UBC Theses and Dissertations
Baghdad's quest for strategic surprise : an analysis of the Iraq-Iran War Muir, Michael John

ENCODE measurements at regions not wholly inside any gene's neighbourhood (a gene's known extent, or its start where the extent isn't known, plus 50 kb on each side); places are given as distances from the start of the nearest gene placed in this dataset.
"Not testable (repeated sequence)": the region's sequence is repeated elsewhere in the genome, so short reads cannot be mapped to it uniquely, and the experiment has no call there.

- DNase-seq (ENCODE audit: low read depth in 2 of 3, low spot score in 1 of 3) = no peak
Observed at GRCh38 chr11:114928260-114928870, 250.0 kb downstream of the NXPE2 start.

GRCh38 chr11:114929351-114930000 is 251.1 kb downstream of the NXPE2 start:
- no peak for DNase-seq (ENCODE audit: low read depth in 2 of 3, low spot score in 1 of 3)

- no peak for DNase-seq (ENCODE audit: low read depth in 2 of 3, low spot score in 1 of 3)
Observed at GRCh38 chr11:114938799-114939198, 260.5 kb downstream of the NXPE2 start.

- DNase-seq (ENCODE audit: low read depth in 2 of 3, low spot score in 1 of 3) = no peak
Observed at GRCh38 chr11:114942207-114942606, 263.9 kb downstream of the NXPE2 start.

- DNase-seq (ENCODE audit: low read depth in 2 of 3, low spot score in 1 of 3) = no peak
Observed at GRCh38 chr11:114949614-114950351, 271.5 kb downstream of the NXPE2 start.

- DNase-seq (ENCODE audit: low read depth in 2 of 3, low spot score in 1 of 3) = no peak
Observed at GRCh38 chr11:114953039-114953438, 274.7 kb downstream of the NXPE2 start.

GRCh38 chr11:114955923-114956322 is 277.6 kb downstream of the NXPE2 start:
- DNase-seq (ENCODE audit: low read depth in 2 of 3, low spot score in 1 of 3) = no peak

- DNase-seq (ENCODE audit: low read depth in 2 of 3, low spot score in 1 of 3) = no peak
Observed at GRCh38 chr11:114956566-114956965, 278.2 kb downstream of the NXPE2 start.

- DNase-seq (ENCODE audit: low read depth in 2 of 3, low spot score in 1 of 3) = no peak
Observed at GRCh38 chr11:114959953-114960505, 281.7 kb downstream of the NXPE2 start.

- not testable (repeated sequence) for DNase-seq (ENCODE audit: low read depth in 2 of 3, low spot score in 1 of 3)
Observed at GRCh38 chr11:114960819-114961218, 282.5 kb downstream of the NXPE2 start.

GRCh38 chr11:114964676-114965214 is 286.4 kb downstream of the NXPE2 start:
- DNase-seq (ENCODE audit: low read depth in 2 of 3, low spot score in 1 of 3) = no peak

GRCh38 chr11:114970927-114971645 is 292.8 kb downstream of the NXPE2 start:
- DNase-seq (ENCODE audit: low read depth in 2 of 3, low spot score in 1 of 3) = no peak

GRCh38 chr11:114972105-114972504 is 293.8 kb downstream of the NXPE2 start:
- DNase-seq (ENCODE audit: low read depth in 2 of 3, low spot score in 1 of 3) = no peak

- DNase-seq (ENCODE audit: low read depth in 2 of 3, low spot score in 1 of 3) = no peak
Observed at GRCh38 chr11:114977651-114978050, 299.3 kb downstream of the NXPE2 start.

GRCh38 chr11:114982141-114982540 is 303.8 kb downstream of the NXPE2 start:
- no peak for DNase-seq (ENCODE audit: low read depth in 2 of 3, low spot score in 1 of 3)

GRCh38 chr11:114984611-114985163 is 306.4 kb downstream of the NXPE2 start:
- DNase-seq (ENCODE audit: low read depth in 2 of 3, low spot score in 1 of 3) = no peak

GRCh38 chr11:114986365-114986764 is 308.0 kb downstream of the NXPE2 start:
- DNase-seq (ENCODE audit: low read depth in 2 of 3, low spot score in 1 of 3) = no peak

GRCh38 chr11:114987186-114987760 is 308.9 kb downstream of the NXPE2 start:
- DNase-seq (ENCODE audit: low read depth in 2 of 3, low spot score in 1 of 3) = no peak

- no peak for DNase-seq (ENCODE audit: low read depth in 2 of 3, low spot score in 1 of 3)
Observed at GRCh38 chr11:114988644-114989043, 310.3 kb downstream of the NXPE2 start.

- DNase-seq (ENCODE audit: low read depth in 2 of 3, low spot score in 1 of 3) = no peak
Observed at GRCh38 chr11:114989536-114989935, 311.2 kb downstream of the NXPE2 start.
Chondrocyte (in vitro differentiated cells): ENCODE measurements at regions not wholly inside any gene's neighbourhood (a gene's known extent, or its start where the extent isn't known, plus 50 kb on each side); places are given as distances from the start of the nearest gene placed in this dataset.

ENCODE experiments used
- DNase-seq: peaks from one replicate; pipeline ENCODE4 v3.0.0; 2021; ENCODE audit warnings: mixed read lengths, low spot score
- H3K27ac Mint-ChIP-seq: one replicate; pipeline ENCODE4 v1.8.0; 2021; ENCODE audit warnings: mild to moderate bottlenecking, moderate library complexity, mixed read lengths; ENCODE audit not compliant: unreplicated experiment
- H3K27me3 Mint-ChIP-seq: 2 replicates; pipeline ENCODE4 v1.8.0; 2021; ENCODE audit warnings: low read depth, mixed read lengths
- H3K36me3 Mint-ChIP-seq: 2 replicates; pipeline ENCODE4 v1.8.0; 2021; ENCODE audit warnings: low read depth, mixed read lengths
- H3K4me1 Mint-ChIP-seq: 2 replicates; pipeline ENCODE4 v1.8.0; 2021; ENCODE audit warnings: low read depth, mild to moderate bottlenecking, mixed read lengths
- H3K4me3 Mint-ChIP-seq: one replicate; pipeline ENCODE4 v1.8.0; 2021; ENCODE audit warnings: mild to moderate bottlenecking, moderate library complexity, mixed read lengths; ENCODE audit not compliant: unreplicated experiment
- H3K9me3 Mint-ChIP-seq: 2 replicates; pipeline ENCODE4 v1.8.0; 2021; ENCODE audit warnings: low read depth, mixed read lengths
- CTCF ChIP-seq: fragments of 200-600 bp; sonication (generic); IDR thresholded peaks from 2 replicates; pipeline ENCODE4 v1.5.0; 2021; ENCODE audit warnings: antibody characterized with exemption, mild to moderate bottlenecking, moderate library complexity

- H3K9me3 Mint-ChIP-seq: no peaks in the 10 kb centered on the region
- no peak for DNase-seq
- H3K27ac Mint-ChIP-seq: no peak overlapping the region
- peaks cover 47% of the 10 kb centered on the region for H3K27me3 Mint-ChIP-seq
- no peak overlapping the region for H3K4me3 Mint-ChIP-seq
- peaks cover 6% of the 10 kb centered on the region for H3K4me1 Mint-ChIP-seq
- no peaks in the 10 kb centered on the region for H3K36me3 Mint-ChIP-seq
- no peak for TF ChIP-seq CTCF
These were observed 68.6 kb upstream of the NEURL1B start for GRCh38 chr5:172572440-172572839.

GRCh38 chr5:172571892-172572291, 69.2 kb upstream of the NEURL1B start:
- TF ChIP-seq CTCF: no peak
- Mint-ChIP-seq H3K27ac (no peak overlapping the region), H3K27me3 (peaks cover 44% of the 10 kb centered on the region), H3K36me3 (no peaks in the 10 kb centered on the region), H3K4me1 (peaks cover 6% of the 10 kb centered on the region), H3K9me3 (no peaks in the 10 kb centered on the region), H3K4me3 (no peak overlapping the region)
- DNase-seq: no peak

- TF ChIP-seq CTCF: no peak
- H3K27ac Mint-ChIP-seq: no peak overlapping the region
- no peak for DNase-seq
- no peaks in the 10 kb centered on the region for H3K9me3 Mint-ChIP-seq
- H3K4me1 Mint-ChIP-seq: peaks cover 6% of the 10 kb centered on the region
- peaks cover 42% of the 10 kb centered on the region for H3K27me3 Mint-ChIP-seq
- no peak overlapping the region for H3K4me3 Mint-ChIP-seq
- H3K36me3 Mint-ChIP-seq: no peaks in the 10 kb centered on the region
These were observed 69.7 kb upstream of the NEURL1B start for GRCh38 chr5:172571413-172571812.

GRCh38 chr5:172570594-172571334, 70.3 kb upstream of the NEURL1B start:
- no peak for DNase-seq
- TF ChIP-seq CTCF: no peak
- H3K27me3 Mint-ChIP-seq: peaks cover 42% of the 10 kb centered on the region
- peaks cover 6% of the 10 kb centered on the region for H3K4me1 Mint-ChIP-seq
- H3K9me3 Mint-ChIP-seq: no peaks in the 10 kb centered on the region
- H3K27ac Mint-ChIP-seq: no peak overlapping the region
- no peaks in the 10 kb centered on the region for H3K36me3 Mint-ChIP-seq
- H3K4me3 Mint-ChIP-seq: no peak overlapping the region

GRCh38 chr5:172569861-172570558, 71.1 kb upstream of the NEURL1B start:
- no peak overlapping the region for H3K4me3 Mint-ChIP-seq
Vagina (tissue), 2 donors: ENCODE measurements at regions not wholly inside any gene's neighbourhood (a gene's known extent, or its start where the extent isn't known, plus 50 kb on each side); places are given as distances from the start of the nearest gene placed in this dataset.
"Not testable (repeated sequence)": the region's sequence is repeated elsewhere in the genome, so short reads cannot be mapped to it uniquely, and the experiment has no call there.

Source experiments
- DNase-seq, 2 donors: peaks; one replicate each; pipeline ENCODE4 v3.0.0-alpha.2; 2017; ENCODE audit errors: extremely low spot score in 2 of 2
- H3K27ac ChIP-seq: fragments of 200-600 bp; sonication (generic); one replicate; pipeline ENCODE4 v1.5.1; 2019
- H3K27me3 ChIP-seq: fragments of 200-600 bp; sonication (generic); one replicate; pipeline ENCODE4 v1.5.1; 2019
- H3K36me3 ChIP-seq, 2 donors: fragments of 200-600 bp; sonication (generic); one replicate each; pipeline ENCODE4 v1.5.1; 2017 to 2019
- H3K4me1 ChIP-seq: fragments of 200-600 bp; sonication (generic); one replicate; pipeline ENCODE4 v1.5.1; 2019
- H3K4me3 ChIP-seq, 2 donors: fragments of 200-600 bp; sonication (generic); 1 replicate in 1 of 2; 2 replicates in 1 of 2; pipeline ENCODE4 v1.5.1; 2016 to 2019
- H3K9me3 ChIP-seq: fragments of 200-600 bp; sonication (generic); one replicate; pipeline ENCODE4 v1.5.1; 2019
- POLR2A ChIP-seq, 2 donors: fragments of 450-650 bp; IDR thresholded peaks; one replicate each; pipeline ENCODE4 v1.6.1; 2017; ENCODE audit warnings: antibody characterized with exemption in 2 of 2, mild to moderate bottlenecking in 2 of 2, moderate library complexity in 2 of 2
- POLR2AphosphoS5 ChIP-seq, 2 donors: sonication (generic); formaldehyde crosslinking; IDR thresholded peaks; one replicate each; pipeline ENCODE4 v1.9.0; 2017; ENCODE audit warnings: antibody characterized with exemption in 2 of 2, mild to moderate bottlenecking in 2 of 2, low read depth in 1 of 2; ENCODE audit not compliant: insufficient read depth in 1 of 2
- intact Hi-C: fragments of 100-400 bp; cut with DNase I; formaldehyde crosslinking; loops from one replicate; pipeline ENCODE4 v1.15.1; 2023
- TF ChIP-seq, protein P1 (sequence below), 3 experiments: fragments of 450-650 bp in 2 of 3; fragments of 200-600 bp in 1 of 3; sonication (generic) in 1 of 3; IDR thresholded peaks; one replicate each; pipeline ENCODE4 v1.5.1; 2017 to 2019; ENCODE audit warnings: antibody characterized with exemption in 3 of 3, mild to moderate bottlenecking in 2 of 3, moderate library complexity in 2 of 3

The Iranian Revolution, along with the regional designs pursued by the Iraqi governing elite, combined to determine the course of Iraqi-Iranian relations in the period from January of 1979 to September of 1980 which, although at the outset was marked by reciprocal pronouncements of cordiality and benevolent intentions, gradually deteriorated into a mutually acrimonious path that gave rise to what has become the bloodiest and longest-running war between two Third World states. The dual, interconnected aims of this thesis are to account for the decision of the Baath regime of Iraq to attempt to strategically surprise Iran—thereby realizing its war goals in a brief and decisive campaign—and, additionally, to outline the factors and conditions that contributed to Iran's vulnerability to a sudden invasion. As a systemic theory, the theory dealing with the factors that can engender a ruling elite's impetus for seeking strategic surprise, as well as the conditions that contribute to the established target nation's exposure to such an action, belongs to the grouping of macro-theories that address the forces which influence international relations. Common to all systemic international relations theories is the assumption that the conduct of one nation toward another is, more often than not, shaped by assorted, diverse variables. And, since the course of interstate relations varies on the basis of a nearly innumerable list of determinants, it follows that decisions for war—the least pleasant, albeit far from uncommon, mode of interaction among nations—also emanate from numerous causal factors. Proceeding from such reasoning, it is not empirically or methodologically unsound to posit that typically no single, overriding determinant actuates a decision to wage an effort to attain strategic surprise. The testing of this hypothesis is a major objective of this present study. It is maintained that the Iraqi decision-maker's conclusion that war with Iran was necessary was shaped by a complex of factors. Chief among these, and one which is therefore given a central position in the thesis, is that which emphasizes the destabilizing effects of the Islamic revolutionary upheaval in Iran. More precisely, it is argued that a defensive desire to maintain the political status quo in Iraq, which was grounded on a rigid secularism, played a significant role in fostering pressure for Baghdad to resort to the use of an overt military confrontation. In line with this argument, two major beliefs espoused by the Iraqi Baathists which, by and large, are attributes of the nature of the Iraqi polity, are cited: First, that the political dominance of Sunni Muslims, who constitute a minority of the Iraqi populace— the majority of which consists of Shia Muslims—must be preserved at all costs; second, that a reinvigoration of ethnic Kurdish aspirations for increased regional autonomy, due to the extreme economic importance of the region of Iraq they inhabit (the oil-rich north), must be forestalled. It is demonstrated that the Iranian Revolution portended a heightening of Shi'ite activism and Kurdish nationalism within Iraq. Beyond strictly defensive inducements, it is maintained that Baghdad was also motivated by several enterprising goals. By and large, these ambitions were predicated upon the desire to gain control of long-coveted, economically important portions of Iranian territory, and, overall, were in consonance with the grand strategical , imperative of establishing Iraqi hegemony over the Gulf region. An analysis of the perceptions of opportunity underpinning the Baathists1 search for strategic surprise constitutes another major aspect of this undertaking. In short, it is herein argued that Baghdad was moved by perceived economic and military weakness hampering the Islamic Republic, as well as by the high degree of political friction that was spawned by the revolution. The overall accuracy of these perceptions is gauged. An in-depth examination of the economic posture of revolutionary Iran, as well as the state of its defense forces and the nature of the political ambient holding sway there, constitutes another key topic. This discussion is conducted in the context of explaining Iran's inability to obtain strategic warning of Iraq's aggressive plans, and, to immediately blunt the inroad once it had been initiated. Efforts are also made to present an overview of the international relations of Iraq and Iran, how this factor influenced Baghdad's motivations and opportunities and, equally importantly, Teheran's vulnerability to aggression from the west.
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